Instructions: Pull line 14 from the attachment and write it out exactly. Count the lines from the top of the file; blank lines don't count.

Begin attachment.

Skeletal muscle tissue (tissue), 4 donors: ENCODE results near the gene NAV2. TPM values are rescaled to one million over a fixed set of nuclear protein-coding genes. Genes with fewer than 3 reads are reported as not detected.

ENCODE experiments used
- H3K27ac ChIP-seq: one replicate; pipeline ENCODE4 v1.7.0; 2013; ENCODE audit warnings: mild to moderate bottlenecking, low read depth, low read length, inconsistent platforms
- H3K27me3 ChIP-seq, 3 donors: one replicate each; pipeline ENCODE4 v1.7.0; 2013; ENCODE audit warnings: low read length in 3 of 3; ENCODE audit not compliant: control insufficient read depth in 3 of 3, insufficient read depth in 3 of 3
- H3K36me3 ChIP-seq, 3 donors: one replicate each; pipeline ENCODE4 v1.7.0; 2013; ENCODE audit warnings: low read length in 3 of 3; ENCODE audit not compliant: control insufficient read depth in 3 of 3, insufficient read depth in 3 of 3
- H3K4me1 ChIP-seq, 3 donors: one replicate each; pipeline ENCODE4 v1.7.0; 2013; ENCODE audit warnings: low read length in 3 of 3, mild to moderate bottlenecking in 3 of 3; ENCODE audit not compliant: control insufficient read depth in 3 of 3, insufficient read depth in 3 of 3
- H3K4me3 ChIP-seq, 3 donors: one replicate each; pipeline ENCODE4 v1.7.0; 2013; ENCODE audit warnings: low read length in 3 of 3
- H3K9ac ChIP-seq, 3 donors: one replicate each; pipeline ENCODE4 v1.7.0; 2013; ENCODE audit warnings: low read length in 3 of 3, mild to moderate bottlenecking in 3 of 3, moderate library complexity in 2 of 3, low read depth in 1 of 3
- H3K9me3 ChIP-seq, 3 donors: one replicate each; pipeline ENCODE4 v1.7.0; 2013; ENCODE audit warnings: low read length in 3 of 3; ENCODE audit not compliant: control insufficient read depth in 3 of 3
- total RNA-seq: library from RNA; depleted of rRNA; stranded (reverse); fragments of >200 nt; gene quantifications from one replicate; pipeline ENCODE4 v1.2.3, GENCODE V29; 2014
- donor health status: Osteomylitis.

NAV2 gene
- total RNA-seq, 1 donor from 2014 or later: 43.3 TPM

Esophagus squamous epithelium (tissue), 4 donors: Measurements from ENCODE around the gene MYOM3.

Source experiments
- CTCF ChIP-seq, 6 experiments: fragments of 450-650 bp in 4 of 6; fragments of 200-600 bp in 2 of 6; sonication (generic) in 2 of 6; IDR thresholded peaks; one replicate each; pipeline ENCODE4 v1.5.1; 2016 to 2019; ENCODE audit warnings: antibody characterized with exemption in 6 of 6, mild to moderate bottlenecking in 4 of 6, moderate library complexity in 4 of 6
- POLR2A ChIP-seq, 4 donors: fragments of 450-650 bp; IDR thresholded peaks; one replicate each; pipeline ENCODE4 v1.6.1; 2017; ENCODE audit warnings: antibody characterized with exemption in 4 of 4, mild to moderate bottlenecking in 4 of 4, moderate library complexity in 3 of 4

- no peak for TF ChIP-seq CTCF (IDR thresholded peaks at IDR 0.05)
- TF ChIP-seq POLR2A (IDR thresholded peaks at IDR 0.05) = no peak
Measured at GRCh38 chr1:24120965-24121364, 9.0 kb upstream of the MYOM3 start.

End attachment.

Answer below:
Esophagus squamous epithelium (tissue), 4 donors: Measurements from ENCODE around the gene MYOM3.